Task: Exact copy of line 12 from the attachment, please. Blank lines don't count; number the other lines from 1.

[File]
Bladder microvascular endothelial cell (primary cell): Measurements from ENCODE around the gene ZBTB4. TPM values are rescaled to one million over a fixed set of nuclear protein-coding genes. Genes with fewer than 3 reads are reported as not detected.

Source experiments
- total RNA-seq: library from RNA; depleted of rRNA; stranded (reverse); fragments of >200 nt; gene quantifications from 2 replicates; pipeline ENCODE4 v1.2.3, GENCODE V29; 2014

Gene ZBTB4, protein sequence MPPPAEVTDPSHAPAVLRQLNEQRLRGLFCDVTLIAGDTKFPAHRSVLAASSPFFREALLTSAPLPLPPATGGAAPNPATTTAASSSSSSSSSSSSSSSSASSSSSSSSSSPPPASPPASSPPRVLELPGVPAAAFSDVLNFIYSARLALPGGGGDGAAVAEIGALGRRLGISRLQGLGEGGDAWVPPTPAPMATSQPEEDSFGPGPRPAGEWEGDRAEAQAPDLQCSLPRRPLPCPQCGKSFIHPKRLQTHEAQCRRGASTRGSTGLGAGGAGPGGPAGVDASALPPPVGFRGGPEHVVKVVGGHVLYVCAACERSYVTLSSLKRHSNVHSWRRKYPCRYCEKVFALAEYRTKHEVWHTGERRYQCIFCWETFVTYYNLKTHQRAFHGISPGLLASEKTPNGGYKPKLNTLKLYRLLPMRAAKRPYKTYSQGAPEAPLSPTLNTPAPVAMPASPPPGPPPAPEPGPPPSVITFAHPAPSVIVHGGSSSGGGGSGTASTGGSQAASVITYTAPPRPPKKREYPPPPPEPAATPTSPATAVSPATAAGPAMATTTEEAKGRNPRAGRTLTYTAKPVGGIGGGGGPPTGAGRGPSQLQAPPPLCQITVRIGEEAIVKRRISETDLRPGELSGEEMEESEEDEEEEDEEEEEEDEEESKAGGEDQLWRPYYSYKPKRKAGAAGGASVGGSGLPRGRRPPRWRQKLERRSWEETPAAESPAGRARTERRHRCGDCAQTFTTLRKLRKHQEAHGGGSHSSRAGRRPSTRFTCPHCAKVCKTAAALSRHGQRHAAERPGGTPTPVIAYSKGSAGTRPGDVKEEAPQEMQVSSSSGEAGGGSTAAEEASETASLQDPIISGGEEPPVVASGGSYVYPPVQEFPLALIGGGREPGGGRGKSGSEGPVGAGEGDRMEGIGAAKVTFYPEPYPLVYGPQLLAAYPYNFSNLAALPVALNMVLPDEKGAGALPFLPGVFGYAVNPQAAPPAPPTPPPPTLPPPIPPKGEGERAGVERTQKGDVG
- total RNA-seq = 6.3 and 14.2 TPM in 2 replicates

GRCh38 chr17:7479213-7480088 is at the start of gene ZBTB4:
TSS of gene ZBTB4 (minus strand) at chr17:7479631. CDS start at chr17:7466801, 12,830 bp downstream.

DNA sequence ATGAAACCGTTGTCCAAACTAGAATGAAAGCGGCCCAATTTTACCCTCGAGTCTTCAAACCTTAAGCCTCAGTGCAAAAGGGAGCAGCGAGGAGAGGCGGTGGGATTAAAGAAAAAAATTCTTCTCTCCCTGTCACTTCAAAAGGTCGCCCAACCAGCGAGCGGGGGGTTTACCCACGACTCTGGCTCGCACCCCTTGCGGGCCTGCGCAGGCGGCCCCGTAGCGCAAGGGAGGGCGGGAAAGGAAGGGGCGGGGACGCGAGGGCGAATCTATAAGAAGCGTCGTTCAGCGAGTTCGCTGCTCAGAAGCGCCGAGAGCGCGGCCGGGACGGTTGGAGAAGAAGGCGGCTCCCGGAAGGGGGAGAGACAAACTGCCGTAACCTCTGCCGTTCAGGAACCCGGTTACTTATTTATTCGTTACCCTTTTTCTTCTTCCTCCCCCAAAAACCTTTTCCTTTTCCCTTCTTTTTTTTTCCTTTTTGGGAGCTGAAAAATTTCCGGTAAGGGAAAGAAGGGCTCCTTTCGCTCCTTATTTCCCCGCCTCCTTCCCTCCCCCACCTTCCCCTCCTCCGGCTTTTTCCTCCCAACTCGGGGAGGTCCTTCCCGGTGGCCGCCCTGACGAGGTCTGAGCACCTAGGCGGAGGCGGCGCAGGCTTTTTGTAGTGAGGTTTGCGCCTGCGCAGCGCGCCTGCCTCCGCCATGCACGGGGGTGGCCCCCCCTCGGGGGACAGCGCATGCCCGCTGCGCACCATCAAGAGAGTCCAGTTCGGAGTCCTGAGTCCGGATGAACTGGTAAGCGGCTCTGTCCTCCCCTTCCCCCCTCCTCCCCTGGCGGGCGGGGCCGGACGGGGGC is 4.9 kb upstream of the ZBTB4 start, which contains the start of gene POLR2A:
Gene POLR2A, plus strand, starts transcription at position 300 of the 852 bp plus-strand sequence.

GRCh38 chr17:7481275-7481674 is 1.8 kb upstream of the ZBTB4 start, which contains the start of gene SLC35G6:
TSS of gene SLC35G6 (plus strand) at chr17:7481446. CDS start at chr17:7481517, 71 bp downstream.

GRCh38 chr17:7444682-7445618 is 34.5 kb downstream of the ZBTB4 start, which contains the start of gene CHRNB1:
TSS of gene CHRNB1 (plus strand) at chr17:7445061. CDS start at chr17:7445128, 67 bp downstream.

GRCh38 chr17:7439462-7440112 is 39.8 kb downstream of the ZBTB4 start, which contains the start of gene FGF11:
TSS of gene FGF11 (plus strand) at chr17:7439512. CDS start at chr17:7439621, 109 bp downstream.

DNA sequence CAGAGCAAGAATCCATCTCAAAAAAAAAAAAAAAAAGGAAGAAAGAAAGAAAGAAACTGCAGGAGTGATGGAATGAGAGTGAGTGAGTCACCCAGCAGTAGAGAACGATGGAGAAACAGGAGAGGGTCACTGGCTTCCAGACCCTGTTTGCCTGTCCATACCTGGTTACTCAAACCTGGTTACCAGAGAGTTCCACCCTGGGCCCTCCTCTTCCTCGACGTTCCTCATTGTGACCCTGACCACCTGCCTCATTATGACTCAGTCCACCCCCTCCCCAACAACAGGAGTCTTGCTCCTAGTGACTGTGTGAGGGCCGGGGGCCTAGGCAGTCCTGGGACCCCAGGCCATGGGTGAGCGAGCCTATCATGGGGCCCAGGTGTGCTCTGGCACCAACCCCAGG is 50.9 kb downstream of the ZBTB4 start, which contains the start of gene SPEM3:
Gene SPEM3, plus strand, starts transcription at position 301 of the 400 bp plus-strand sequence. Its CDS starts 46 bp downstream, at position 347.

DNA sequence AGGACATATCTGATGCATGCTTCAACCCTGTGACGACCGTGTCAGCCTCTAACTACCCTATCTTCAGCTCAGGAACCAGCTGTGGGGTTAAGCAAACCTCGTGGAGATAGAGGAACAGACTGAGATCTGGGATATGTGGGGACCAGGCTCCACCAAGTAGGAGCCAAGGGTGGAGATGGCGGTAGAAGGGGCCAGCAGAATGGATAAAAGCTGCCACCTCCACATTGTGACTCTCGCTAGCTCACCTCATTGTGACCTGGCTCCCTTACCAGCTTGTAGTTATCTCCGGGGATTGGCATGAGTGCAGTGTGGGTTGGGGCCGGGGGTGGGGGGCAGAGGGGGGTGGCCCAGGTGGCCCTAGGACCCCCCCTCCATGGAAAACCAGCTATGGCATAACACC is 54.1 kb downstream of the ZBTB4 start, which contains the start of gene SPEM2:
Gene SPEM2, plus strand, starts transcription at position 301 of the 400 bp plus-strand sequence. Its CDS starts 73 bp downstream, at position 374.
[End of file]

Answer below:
GRCh38 chr17:7444682-7445618 is 34.5 kb downstream of the ZBTB4 start, which contains the start of gene CHRNB1: